The four largest banks in the United States lost 20% more in their credit card portfolios in 2017 than they did in 2016, according to a published report.
The 20% loss equates to about $12.5 billion, up from $10.5 billion a year earlier. The banks mentioned in the article are: Citigroup, Bank of America, JPMorgan Chase, and Wells Fargo.
Meanwhile, a consultancy is protecting that losses in 2018 will continue to rise, although they will remain below the levels seen a decade ago during the Great Recession. Credit card losses will make up about 4.5% of credit card portfolios by the end of 2018, according to Mercator Advisory Group.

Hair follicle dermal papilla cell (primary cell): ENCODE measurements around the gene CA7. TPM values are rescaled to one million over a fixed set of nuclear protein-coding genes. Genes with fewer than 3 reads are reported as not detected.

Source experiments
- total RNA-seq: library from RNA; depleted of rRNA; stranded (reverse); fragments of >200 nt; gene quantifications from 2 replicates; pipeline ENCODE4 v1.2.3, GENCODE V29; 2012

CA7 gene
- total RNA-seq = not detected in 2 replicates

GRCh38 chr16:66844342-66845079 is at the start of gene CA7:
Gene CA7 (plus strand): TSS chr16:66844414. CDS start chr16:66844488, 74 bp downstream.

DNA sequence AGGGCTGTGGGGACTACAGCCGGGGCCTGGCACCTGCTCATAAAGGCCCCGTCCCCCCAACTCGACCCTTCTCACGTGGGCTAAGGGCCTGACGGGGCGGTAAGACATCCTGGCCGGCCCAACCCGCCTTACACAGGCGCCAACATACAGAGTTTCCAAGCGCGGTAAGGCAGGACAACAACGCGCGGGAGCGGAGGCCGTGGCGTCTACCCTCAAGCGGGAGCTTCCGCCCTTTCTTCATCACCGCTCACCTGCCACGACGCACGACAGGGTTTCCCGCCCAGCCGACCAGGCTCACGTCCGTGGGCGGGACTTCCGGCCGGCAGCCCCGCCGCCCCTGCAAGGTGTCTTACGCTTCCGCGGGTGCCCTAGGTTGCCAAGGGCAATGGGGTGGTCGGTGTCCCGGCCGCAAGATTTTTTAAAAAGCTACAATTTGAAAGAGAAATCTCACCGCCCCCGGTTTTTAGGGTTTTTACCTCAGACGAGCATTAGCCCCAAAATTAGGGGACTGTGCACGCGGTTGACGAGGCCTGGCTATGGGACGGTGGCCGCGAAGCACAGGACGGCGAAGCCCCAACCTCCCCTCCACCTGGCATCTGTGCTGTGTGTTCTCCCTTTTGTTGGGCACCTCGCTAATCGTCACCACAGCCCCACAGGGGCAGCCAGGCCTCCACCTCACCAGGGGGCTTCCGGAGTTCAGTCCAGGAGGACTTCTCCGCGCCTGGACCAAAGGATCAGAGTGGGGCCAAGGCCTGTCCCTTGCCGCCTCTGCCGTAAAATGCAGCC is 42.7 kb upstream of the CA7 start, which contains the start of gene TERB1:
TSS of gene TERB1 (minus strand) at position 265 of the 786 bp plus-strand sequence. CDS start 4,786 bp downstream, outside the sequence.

Losses are increasing at banks in their credit card portfolios as they race to attract more borrowers, engaging in a “rewards war” for affluent customers and by approving more card applications for borrowers with less-than-perfect credit.
After bottoming out in 2014 and 2015, losses on credit cards have increased steadily in 2016 and 2017 and are projected to increase again this year. Just in the fourth quarter alone, those four institutions wrote off more than $3 billion in bad credit card debt, more than 16% higher than the same period a year earlier.